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Manchin opposes Biden’s pick for OMB director

Republicans have criticized Neera Tanden for partisan tweets; Center for American Progress chief has also tangled with Sen. Bernie Sanders, I-Vt.

Neera Tanden, nominee for OMB director, testifies at her Feb. 10 confirmation hearing before the Senate Budget Committee.
Neera Tanden, nominee for OMB director, testifies at her Feb. 10 confirmation hearing before the Senate Budget Committee. (Andrew Harnik/AP Pool Photo)

West Virginia Democratic Sen. Joe Manchin III said Friday he would oppose President Joe Biden’s choice for White House budget director, in a decision that could imperil Neera Tanden’s confirmation in a 50-50 Senate.

The maverick senator, who sometimes strays from his party and is considered a pivotal swing vote, said he could not support Tanden for director of the Office of Management and Budget because of her history of making incendiary comments about Republican senators and Senate Budget Chairman Bernie Sanders, I-Vt.

In a statement, Manchin cited past comments and tweets “personally directed towards my colleagues on both sides of the aisle,” including Sanders and Minority Leader Mitch McConnell, among others.

“I believe her overtly partisan statements will have a toxic and detrimental impact on the important working relationship between members of Congress and the next director of the Office of Management and Budget,” Manchin said. “For this reason, I cannot support her nomination.”

Tanden, a former policy aide in the Clinton and Obama administrations, has thrown some sharp elbows as president of the left-leaning Center for American Progress. She issued tweets attacking Senate Minority Leader Mitch McConnell as “Voldemort” and “Moscow Mitch” and referred to Maine Sen. Susan Collins as “the worst.”

[Sanders not yet sold on Biden budget chief nominee]

Tanden also sparred with Sanders when he sought the 2016 Democratic presidential nomination against Hillary Clinton. At a nomination hearing this month, Sanders scolded Tanden for “vicious attacks made against progressives, people I have worked with and me personally.”

Sanders declined to say Friday whether he would vote to confirm Tanden.

 “I worry less about what Ms. Tanden did in the past than what she’s going to do in the future,” he told CNN. “I will be speaking to her early next week to get a sense of what she wants to do as head of the OMB.”

Biden told reporters Friday he’s sticking with his nominee for OMB chief. And White House Press Secretary Jen Psaki issued a statement defending Tanden as “an accomplished policy expert who would be an excellent budget director,” adding that the administration will continue “to work toward her confirmation through engagement with both parties.”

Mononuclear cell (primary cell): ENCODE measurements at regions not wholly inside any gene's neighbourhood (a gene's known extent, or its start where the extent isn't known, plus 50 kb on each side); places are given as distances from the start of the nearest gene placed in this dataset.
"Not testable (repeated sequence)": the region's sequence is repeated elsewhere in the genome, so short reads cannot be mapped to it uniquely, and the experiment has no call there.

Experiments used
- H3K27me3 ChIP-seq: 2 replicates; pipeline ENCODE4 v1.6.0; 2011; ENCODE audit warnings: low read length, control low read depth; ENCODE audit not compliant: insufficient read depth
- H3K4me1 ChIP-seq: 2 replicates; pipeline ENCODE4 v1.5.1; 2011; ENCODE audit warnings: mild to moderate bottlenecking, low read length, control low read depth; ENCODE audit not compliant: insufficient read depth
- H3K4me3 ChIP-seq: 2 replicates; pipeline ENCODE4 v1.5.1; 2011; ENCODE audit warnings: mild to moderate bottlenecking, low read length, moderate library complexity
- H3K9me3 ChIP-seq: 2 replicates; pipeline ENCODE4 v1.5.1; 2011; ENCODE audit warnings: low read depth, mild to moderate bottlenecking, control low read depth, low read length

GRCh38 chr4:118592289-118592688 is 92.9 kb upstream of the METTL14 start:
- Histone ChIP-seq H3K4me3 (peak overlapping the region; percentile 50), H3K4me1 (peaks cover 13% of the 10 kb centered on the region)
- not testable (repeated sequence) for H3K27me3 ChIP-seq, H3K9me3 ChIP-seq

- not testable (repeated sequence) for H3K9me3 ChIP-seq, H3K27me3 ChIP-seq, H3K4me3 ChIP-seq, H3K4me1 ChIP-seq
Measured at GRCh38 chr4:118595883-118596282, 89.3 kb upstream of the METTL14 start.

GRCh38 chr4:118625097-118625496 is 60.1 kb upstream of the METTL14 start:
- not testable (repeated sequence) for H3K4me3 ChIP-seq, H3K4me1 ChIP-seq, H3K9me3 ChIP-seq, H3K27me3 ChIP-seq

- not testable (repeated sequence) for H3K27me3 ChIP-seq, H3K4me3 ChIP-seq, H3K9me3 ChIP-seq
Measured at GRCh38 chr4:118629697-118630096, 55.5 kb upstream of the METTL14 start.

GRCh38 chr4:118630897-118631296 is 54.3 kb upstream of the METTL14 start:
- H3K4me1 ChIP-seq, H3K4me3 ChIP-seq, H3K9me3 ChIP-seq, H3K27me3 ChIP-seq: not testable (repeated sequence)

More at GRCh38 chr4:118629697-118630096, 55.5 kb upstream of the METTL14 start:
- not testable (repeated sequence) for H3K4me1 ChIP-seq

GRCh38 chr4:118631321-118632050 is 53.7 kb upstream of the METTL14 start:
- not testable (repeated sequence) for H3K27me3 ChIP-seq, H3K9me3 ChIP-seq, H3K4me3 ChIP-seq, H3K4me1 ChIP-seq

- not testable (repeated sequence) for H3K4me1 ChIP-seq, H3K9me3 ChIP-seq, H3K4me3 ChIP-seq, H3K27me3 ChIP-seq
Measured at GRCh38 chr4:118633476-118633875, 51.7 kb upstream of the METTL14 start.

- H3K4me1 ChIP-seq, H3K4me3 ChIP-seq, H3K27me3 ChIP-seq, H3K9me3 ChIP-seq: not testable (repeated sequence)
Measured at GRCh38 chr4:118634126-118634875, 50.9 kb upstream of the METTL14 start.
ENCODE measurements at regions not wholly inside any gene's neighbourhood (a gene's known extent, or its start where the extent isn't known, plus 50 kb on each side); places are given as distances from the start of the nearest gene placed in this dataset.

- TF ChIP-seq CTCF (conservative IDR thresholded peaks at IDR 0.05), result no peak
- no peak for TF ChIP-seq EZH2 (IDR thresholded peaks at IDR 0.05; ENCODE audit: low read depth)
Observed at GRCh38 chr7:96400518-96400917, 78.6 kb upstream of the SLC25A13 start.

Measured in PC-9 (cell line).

Tanden repeatedly apologized for her tweets during her confirmation hearings, many of which she had deleted in seeking the White House job. And she pledged that her use of social media would be “radically different” if she is confirmed by the Senate.

“I recognize it’s really important for me to demonstrate that I can work with others and I look forward to taking that burden,” she said at her Budget Committee confirmation hearing.

But Manchin said he had no confidence that Tanden could become an effective budget director given her history of demeaning senators.

“As I have said before, we must take meaningful steps to end the political division and dysfunction that pervades our politics,” Manchin said in his statement. “At a time of grave crisis, it is more important than ever that we chart a new bipartisan course that helps address the many serious challenges facing our nation.”

His decision to oppose Tanden puts her confirmation in jeopardy. Republicans have already expressed misgivings and Sanders declined to offer an endorsement during the Budget hearing. If Republicans are united in opposing Tanden, Manchin’s vote would quash her confirmation.

“In a time of unity, we’re picking someone who throws sharp elbows and there’s going to be a consequence for that, hopefully on our side,” said South Carolina Sen. Lindsey Graham, the Budget panel’s top Republican, at Tanden’s nomination hearing.

The two Senate panels with jurisdiction over OMB nominees, Budget and Homeland Security and Governmental Affairs, have scheduled votes on Tanden for next Wednesday. Under Senate rules, only one panel is required to report her nomination to the floor; the other is automatically discharged after 30 days if it hasn’t acted.

Manchin isn’t a member of either panel that’s scheduled to meet next week, but his vote will be critical if Tanden’s nomination reaches the floor.

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